“Well, I don’t know about the smelly, nasty, or bleating part, but yes, I did agree to purchase sheep.”

“Woman! What are you thinking? Did you sign papers, make payment? Is the deal final?”

“Not yet. Mr. O’Connell was under the impression I was helping a new widow. I asked him to call Mrs. Erickson Monday morning to make arrangements for the sale.”

“O’Connell? The whiskey drinking Irishman? Why he’ll…” Garrett yelled, his eyes flashing fire.

Aundy reached across the table and clapped a hand across his mouth. “Shh. You’ll have Dent and the boys in here if you don’t quiet down. Not only should you not be here, especially with me dressed like this, but I’m not quite ready to impart the knowledge to them that we’ll soon be raising sheep.”

“Fred will quit.” Garrett stated a fact Aundy already knew. He’d made it perfectly clear that he had no interest in tending sheep, so it was a gamble she had to make.

“I’ve taken that possibility into consideration.”

“Did you also take into consideration that a lot of the neighbors around here hate sheep? Not just dislike them, but hate them. I know many people in the area raise sheep, but our neighbors are all wheat growers and cattlemen. If you think about it, there isn’t one little lamb to be found from here all the way to Pendleton.


Jen: Describe your writing in 3 words.
Shanna: Easy, engaging, humorous.

Jen: How do you remember ideas that come to you at odd times?
Shanna: Any way I can! I jot down notes on anything remotely resembling a writing surface, or tap out notes to myself on my phone. I keep notepads in the car, my purse, and most rooms of the house so I usually have something to write on when an idea comes to me.

Jen: If this book was made into a movie, who do you see playing the main characters?
Shanna: I’d love for the book to be made into a movie! I’m big on visualizing and always find a “face” that represents my characters before I start writing. For this book, I think Jennifer Morrison makes a great Aundy while Josh Turner is my choice for Garrett. I do boards for each of my books on Pinterest, and pin all kinds of fun things that help in visualizing the story there.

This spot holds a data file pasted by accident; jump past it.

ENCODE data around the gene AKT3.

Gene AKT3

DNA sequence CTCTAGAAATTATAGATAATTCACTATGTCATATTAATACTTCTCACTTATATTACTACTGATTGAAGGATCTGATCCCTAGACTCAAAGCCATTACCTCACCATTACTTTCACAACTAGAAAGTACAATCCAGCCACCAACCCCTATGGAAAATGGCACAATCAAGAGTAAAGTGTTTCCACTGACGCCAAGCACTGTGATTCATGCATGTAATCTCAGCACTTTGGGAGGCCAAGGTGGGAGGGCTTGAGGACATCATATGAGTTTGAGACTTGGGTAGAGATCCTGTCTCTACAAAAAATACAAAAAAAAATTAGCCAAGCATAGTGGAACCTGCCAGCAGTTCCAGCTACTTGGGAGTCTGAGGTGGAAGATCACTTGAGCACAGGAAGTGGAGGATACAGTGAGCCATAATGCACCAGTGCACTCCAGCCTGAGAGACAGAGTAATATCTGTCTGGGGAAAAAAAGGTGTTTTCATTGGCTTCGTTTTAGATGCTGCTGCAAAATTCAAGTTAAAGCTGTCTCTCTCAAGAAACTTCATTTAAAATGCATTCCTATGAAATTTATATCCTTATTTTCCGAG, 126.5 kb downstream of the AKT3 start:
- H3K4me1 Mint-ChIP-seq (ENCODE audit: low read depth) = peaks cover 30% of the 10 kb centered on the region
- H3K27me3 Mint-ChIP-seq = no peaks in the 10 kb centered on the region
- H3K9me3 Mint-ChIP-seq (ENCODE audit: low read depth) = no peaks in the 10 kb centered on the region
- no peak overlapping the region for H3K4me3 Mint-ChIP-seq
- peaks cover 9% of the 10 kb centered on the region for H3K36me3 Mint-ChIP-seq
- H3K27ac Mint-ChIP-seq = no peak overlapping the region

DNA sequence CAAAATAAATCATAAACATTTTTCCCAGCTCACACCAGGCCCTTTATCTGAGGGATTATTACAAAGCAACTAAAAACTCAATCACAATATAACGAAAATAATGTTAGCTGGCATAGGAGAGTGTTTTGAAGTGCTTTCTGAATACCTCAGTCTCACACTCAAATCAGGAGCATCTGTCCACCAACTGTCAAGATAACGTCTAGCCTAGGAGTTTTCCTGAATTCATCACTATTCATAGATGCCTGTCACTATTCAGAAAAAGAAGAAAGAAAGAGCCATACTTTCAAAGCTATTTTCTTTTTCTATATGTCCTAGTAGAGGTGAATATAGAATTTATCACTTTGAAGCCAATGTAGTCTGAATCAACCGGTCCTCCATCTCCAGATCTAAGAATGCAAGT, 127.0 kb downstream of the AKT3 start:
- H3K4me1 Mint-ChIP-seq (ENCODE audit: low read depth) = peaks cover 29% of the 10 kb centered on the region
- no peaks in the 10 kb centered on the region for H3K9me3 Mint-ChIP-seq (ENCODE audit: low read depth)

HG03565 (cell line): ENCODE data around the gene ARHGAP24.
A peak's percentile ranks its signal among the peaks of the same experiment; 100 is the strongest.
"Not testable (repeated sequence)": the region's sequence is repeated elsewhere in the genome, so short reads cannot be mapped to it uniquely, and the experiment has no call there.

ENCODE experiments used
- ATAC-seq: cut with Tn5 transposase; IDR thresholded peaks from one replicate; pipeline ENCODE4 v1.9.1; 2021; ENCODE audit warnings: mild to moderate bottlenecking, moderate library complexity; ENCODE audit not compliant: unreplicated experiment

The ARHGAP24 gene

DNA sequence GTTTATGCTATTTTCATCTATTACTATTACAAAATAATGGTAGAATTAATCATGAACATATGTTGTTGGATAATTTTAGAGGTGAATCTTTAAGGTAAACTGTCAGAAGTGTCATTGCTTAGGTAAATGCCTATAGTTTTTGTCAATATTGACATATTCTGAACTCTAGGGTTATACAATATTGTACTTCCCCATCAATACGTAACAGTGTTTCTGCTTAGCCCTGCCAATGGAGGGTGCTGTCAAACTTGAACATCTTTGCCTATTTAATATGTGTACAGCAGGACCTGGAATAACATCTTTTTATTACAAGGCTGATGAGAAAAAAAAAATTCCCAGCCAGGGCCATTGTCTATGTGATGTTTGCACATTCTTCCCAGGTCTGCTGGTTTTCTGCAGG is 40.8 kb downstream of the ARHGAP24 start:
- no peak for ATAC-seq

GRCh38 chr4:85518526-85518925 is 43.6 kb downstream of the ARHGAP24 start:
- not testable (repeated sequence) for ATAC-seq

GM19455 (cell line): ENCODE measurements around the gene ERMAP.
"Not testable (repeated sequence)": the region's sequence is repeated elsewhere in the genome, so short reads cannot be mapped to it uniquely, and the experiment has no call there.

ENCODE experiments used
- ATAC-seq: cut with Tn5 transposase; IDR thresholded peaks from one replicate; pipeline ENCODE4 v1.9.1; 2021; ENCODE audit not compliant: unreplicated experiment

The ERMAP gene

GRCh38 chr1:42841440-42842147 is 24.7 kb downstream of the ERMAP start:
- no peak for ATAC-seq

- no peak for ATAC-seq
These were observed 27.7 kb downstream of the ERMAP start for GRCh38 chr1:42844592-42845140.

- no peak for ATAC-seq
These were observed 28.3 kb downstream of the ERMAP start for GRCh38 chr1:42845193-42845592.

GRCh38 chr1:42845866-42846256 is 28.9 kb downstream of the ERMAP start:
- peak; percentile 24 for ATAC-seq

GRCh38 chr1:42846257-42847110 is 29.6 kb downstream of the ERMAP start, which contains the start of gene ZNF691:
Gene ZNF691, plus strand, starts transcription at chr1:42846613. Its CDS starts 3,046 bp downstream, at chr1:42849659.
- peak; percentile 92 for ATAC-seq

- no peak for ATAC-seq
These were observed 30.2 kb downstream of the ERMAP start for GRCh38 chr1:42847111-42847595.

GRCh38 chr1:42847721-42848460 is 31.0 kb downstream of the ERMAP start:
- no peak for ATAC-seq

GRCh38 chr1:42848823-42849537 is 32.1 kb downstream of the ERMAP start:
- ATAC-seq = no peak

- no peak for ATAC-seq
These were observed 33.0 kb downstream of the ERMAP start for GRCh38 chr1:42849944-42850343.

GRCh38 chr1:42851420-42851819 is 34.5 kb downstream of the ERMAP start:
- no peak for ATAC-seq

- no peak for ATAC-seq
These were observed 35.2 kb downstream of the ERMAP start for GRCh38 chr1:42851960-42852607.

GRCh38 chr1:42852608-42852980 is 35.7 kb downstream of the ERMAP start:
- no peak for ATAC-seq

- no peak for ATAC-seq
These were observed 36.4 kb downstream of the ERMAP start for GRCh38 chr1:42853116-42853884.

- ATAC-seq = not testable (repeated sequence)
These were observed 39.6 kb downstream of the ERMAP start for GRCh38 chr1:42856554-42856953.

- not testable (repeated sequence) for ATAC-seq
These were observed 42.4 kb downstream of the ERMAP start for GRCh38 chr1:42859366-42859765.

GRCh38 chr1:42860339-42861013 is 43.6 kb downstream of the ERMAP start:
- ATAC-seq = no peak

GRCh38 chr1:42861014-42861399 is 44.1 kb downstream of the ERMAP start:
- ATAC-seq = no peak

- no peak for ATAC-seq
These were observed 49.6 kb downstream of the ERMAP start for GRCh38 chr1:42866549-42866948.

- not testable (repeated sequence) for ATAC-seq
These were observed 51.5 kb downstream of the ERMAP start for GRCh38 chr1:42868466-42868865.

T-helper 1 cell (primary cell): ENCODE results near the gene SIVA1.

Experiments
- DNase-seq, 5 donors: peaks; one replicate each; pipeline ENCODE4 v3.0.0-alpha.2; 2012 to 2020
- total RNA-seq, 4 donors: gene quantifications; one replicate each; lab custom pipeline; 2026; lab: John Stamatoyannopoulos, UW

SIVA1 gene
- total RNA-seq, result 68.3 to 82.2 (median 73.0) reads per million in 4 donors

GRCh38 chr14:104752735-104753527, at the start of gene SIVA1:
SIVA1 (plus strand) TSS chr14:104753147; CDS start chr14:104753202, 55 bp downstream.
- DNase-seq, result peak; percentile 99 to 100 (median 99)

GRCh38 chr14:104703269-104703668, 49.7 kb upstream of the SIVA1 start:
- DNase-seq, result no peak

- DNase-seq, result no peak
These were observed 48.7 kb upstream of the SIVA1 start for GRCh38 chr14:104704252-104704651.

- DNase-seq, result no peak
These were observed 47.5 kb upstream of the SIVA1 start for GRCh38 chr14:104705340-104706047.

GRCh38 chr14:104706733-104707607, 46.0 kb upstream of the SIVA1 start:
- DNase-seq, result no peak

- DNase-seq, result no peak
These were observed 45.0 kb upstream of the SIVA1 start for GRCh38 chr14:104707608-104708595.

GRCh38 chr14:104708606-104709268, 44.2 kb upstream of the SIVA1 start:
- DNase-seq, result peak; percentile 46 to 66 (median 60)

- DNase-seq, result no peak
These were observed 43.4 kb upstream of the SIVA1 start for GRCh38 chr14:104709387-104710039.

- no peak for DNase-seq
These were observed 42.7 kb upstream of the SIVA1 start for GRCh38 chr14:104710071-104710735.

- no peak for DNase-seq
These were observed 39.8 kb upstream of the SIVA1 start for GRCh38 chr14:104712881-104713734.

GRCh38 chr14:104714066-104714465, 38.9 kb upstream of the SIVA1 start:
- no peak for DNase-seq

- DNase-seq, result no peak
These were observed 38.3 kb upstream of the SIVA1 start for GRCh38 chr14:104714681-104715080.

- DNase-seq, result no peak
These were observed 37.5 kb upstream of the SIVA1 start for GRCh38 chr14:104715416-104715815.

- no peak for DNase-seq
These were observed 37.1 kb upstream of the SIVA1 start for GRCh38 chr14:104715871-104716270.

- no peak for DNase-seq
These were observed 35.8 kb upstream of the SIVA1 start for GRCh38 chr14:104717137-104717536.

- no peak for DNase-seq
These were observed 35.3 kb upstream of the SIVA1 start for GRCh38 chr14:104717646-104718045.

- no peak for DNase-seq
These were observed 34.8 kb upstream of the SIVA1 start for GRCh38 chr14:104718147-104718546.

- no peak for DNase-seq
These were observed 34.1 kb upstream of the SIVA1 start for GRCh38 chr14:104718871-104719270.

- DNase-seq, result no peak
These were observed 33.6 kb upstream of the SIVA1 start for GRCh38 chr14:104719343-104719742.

Jen: How do you come up with character names?
Shanna: I like names that are memorable and different, so I search through baby name websites. If I know my character is of a certain origin or nationality, I try to find unique names that fit their personality. Aundy was a name I found on a website of old Norwegian names, which fits well, since her grandparents were Norwegian. I also try to find strong, masculine names for the hunky heroes in my stories. I think one of my favorite names is Kade Rawlings from Caterina, the second book in this series.

Jen: Do you have a favorite character or one you most identify with?
Shanna: In this series, I probably identify most with Aundy. Out of all the characters I’ve created, I’m probably most closely tied to Callan Matthews in Heart of Clay. My favorite character is Travis Thompson from The Cowboy’s Summer Love. He comes back from the service with Post Traumatic Stress Disorder and has so much to overcome. He’s a good guy who really struggles to get his life back to normal.

Jen: What’s next for you?
Shanna: I’m already working on the fourth book in the series, titled Marnie. After that, I’ll switch back to a contemporary romance, and I’ve also started a book detailing my actual experiences from growing up on a farm.

Jen: Is there anything else you’d like to share with our readers?
Shanna: I love to hear from readers, so feel free to drop me a note via any of my social media links.

Thank you for hosting me today. I’m so grateful for this wonderful opportunity to connect with your readers.

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7 thoughts on “Interview & Contest: Shanna Hatfield

  1. Marcy Shuler says:

    I’d pray that the man was all he said in his letter and then work hard to make the marriage work. I love mail-order bride stories!

  2. erinf1 says:

    I’d also hope that the man would be who he said he was and do my best to make the best of the situation 🙂 Thanks for sharing!